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Joe Biden Is Opposed To Violence Against Women. If Only The Senate Were, Too.

In 1994, Joe Biden co-authored the Violence Against Women Act (VAWA). It has been reauthorized every year since then ... until now. For the first time, in 2013, certain members of the Senate refused to allow VAWA's reauthorization because they were concerned it offered too many protections to women in minority communities. The good news is that the version of VAWA reauthorized in 2005 is still in effect. The bad news is that Congress is still finding new ways to deny women their rights and discriminate on the basis of race at the same time. In early 2012, Joe Biden gave an incredibly powerful speech calling for the reauthorization of VAWA. After hearing this, Congress should be ashamed of itself for allowing VAWA to lapse. I found it hard to pick just one quote from the speech (although this one is pretty great) to share with you, so here's the whole damn thing.



  • At 2:03 he explains how he got VAWA passed in 1994 with bipartisan support.
  • At 4:50 he makes a whole lot of sense.
  • At 7:41 he talks about what VAWA taught women, men, and even politicians. 
  • At 10:40 he talks about the "bizarre" warnings he got when trying to pass VAWA.
  • At 11:10 he gets close to the mic for some real talk about perspective.
  • At 13:29 he drops mad stats about what VAWA has accomplished for women since 1994.
  • At 14:28 he reenacts a call received by one of the national domestic violence hotlines.
  • At 15:45 he gets frustrated with Congress and proceeds to make a whole lot more sense.
  • At 17:50 he talks about some of what's in the newest proposed version of VAWA (the version that wasn't reauthorized).
  • At 18:45 he name-drops Hillary Clinton and explains how VAWA has changed the way the rest of the world sees America.
  • At 22:45 he explains why VAWA is still necessary and relevant.
  • And at 25:17 he brings it all home and makes me cheer, even alone in my apartment. 
Joy

Man uses TikTok to offer 'dinner with dad' to any kid that needs one, even adult ones

Summer Clayton is the father of 2.4 million kids and he couldn’t be more proud.

Come for the food, stay for the wholesomeness.

Summer Clayton is the father of 2.4 million kids and he couldn’t be more proud. His TikTok channel is dedicated to giving people intimate conversations they might long to have with their own father, but can’t. The most popular is his “Dinner With Dad” segment.

The concept is simple: Clayton, aka Dad, always sets down two plates of food. He always tells you what’s for dinner. He always blesses the food. He always checks in with how you’re doing.

I stress the stability here, because as someone who grew up with a less-than-stable relationship with their parents, it stood out immediately. I found myself breathing a sigh of relief at Clayton’s consistency. I also noticed the immediate emotional connection created just by being asked, “How was your day?” According to relationship coach and couples counselor Don Olund, these two elements—stability and connection—are fundamental cravings that children have of their parents. Perhaps we never really stop needing it from them.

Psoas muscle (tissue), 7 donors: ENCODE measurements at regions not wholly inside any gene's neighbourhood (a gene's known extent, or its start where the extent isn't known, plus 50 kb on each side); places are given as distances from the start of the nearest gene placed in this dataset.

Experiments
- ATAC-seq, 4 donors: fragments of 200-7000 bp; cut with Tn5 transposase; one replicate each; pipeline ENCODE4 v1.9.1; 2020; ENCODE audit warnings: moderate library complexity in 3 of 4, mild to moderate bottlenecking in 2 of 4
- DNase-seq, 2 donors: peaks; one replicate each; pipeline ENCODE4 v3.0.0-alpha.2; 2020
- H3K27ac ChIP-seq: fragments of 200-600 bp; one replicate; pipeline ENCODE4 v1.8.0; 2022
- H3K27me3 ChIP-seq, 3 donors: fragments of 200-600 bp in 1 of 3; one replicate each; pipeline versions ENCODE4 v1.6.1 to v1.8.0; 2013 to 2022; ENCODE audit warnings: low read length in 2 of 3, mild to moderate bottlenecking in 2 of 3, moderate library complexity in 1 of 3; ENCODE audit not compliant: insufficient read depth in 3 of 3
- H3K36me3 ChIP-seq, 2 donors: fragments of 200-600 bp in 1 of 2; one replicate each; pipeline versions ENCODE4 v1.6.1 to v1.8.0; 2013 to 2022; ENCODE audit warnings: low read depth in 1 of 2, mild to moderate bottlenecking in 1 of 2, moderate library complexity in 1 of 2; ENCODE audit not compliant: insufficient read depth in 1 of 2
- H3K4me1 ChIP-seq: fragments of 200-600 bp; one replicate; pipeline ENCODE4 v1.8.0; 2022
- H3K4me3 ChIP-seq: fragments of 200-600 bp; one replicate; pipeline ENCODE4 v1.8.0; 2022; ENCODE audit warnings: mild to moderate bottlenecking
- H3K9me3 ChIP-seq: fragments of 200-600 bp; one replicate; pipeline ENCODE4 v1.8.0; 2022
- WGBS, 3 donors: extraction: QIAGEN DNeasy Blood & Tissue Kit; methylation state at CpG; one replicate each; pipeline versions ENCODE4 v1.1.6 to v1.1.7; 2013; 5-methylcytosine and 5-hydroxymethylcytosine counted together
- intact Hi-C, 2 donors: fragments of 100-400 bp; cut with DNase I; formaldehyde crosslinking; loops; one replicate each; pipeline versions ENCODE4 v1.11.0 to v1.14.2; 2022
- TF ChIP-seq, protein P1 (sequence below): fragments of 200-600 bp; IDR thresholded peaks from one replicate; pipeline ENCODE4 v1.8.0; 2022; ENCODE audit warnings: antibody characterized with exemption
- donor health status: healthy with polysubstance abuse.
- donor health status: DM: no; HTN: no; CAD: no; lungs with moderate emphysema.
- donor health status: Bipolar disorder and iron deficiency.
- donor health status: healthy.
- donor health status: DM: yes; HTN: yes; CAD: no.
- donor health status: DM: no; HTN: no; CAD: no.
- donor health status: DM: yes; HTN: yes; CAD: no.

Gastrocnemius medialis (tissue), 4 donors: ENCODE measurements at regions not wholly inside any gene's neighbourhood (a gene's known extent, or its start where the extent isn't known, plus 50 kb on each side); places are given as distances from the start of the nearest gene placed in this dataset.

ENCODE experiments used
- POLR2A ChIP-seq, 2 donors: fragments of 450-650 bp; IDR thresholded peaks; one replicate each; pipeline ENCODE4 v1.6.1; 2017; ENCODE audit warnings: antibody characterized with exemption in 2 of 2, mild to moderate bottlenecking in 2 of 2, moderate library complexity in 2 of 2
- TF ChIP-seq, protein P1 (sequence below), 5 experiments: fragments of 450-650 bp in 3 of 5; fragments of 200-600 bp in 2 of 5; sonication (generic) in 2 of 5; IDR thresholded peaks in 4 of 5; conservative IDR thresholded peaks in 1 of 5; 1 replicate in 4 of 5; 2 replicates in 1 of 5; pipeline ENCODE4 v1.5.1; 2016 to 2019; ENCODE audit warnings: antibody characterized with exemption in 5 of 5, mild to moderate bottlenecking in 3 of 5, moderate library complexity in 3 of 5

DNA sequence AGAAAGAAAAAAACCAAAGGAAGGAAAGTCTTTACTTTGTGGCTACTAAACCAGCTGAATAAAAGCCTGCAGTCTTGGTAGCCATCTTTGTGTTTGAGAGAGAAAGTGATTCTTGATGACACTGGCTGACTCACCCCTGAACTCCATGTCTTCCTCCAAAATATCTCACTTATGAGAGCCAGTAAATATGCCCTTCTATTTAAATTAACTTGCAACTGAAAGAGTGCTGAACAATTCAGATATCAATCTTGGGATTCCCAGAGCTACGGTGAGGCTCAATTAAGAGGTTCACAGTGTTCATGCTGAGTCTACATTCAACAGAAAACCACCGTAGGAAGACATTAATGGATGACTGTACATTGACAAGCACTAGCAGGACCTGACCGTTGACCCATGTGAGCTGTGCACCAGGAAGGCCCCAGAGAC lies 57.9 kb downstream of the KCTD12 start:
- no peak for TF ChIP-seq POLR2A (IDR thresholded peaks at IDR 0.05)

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Alberto Cartuccia Cingolani wows audiences with his amazing musical talents.

Mozart was known for his musical talent at a young age, playing the harpsichord at age 4 and writing original compositions at age 5. So perhaps it's fitting that a video of 5-year-old piano prodigy Alberto Cartuccia Cingolani playing Mozart has gone viral as people marvel at his musical abilities.

Alberto's legs can't even reach the pedals, but that doesn't stop his little hands from flying expertly over the keys as incredible music pours out of the piano at the 10th International Musical Competition "Città di Penne" in Italy. Even if you've seen young musicians play impressively, it's hard not to have your jaw drop at this one. Sometimes a kid comes along who just clearly has a gift.

Of course, that gift has been helped along by two professional musician parents. But no amount of teaching can create an ability like this.

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TikTok about '80s childhood is a total Gen X flashback.

As a Gen X parent, it's weird to try to describe my childhood to my kids. We're the generation that didn't grow up with the internet or cell phones, yet are raising kids who have never known a world without them. That difference alone is enough to make our 1980s childhoods feel like a completely different planet, but there are other differences too that often get overlooked.

How do you explain the transition from the brown and orange aesthetic of the '70s to the dusty rose and forest green carpeting of the '80s if you didn't experience it? When I tell my kids there were smoking sections in restaurants and airplanes and ashtrays everywhere, they look horrified (and rightfully so—what were we thinking?!). The fact that we went places with our friends with no quick way to get ahold of our parents? Unbelievable.

One day I described the process of listening to the radio, waiting for my favorite song to come on so I could record it on my tape recorder, and how mad I would get when the deejay talked through the intro of the song until the lyrics started. My Spotify-spoiled kids didn't even understand half of the words I said.

And '80s hair? With the feathered bangs and the terrible perms and the crunchy hair spray? What, why and how?

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